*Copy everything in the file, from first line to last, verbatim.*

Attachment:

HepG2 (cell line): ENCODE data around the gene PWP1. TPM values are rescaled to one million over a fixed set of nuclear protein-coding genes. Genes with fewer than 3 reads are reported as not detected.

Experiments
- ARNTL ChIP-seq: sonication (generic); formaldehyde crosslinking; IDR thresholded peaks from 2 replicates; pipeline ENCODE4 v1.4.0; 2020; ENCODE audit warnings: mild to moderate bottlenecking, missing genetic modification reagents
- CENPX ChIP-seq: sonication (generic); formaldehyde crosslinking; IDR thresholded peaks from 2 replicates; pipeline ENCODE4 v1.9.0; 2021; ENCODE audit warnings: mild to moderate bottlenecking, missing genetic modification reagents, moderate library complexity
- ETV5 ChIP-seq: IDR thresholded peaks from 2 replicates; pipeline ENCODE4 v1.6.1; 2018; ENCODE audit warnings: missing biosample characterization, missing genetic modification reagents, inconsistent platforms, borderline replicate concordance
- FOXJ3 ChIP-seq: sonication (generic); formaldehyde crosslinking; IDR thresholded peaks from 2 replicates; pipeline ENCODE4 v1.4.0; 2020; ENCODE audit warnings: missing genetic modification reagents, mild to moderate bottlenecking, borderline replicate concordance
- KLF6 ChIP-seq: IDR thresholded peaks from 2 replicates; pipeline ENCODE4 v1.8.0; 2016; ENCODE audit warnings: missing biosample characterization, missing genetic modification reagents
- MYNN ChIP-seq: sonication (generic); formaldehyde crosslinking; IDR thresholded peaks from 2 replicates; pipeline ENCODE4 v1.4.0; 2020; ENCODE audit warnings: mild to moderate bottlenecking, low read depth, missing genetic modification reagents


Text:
HepG2 (cell line): ENCODE data around the gene PWP1. TPM values are rescaled to one million over a fixed set of nuclear protein-coding genes. Genes with fewer than 3 reads are reported as not detected.

Experiments
- ARNTL ChIP-seq: sonication (generic); formaldehyde crosslinking; IDR thresholded peaks from 2 replicates; pipeline ENCODE4 v1.4.0; 2020; ENCODE audit warnings: mild to moderate bottlenecking, missing genetic modification reagents
- CENPX ChIP-seq: sonication (generic); formaldehyde crosslinking; IDR thresholded peaks from 2 replicates; pipeline ENCODE4 v1.9.0; 2021; ENCODE audit warnings: mild to moderate bottlenecking, missing genetic modification reagents, moderate library complexity
- ETV5 ChIP-seq: IDR thresholded peaks from 2 replicates; pipeline ENCODE4 v1.6.1; 2018; ENCODE audit warnings: missing biosample characterization, missing genetic modification reagents, inconsistent platforms, borderline replicate concordance
- FOXJ3 ChIP-seq: sonication (generic); formaldehyde crosslinking; IDR thresholded peaks from 2 replicates; pipeline ENCODE4 v1.4.0; 2020; ENCODE audit warnings: missing genetic modification reagents, mild to moderate bottlenecking, borderline replicate concordance
- KLF6 ChIP-seq: IDR thresholded peaks from 2 replicates; pipeline ENCODE4 v1.8.0; 2016; ENCODE audit warnings: missing biosample characterization, missing genetic modification reagents
- MYNN ChIP-seq: sonication (generic); formaldehyde crosslinking; IDR thresholded peaks from 2 replicates; pipeline ENCODE4 v1.4.0; 2020; ENCODE audit warnings: mild to moderate bottlenecking, low read depth, missing genetic modification reagents